Previous generations of those over age 60 rarely divorced. It simply was not done. For religious, cultural and societal reason divorce among grandparents was virtually unheard. No longer. Recent studies, in part begun by the ending of Al and Tipper Gore’s marriage, have found that “gray divorce” is no longer a statistical outlier.
And these divorces are not just among the recently remarried. Second marriages have long tended to have a much higher likelihood of divorce. Researchers from Bowling Green State University report that more than half, or 55 percent, of these divorces are long-term marriages where the couple has been married 20 or more years.
These divorces tend to be less acrimonious that those involving younger couples, perhaps because the children are grown and contentious issues, such as child custody or child support are no longer relevant. They couples may have had focused roles within the marriage and once the children are no longer home and the couple moves toward retirement, they find they have little in common.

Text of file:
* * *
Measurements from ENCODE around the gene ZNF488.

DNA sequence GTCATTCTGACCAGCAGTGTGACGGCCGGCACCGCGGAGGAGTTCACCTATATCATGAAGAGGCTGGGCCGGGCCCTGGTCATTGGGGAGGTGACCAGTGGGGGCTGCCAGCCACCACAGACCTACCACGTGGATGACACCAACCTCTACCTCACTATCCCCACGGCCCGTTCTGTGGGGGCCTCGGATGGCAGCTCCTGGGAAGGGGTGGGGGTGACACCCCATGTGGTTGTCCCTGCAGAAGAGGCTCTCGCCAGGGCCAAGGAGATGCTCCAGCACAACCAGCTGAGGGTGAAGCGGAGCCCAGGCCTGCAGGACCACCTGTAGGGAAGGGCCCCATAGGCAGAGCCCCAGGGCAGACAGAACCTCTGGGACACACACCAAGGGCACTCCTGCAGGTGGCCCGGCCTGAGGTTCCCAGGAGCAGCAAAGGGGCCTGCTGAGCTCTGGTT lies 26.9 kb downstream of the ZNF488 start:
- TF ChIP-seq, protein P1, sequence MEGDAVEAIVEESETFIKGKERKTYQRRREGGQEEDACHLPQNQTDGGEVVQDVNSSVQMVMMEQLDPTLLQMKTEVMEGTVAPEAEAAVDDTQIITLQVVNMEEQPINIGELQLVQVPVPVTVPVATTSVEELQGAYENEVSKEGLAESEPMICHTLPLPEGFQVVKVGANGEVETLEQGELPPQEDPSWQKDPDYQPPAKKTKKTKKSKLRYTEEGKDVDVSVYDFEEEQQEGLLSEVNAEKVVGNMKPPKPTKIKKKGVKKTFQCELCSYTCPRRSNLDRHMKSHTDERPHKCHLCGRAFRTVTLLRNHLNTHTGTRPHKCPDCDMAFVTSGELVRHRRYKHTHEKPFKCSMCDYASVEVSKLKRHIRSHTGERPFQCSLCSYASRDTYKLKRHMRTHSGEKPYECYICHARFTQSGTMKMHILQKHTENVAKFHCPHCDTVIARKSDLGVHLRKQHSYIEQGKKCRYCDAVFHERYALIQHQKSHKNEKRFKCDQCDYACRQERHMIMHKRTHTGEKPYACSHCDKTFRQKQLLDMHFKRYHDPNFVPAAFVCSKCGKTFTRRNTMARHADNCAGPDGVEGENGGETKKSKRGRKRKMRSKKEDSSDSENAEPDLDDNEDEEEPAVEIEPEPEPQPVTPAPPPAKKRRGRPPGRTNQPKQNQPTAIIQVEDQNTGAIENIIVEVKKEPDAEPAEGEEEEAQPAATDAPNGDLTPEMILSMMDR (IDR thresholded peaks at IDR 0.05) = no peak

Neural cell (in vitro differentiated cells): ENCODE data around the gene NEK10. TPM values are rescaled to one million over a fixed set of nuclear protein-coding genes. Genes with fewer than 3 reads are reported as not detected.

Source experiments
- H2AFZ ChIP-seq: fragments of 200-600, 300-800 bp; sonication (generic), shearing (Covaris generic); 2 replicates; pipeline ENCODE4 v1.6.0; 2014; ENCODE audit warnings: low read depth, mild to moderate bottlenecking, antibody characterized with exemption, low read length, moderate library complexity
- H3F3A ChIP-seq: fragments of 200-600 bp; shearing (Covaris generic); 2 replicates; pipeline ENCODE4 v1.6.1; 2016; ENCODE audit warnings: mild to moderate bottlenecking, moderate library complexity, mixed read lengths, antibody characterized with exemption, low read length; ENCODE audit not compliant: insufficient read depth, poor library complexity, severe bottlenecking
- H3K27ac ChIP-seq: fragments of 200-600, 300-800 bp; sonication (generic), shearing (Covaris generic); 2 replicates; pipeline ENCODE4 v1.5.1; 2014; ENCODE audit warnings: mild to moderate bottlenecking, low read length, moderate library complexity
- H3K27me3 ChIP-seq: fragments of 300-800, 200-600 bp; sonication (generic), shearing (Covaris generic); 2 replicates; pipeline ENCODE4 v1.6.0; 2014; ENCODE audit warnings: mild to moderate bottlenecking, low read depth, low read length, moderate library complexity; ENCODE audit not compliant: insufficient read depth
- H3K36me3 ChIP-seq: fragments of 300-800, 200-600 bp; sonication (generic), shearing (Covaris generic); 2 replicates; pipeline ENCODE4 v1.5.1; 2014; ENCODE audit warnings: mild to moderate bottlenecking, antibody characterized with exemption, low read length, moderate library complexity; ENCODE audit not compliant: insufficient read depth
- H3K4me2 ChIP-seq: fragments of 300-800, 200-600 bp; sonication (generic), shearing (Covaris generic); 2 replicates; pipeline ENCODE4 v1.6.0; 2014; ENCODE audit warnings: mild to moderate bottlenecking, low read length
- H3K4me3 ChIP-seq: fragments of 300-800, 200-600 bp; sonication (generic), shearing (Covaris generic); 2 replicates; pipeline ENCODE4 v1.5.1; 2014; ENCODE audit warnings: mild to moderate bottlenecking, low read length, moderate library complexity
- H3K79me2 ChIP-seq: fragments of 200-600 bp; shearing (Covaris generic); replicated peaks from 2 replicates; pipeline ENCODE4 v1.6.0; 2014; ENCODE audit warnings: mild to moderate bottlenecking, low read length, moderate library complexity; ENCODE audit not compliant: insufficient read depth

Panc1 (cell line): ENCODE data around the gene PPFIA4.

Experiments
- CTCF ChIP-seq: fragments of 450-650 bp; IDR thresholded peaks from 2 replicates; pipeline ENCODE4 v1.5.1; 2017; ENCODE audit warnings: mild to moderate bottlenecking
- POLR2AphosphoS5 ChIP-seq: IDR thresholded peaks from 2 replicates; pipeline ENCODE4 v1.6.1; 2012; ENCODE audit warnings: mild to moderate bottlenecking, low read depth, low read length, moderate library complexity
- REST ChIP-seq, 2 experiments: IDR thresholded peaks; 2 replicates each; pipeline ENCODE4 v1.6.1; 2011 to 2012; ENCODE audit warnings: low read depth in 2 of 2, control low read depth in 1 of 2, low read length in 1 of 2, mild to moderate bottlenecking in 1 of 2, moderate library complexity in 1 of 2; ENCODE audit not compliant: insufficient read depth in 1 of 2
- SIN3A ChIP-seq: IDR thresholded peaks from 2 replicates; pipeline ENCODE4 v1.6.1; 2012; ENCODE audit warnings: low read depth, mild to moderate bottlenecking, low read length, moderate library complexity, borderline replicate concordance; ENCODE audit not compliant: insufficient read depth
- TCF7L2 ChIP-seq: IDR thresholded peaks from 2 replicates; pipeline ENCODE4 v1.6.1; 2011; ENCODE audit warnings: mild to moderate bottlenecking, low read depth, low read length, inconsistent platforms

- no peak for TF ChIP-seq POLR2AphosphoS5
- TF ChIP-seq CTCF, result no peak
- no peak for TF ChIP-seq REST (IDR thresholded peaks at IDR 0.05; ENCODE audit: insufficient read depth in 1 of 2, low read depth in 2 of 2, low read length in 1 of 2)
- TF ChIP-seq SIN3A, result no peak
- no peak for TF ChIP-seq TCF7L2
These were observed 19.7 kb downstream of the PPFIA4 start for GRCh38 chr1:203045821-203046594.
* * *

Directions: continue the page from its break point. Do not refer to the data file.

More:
Property division can take on increased importance, whether a high net worth divorce or one involving more limited assets and retirement accounts, the current numbers suggest that the divorced elderly in the U.S. tend to have much fewer assets than the married elderly.
If you decide divorce may your next step, you should consider how it would affect your retirement savings and accounts, your living arrangements, your social circles and your planning for care should your health suffer a decline. With no spouse, you will need to develop plans for such contingencies.
Gray divorce is more likely as women, who are most likely to initiate a divorce, become less likely to be satisfied with an empty, hollow marriage. Nonetheless, you need to work with your divorce attorney to ensure that your settlement protects your financial future.
The Washington Post, “Till Death Do Us Part? No way. Gray Divorce on the Rise,” Brigid Schulte, October 8, 2014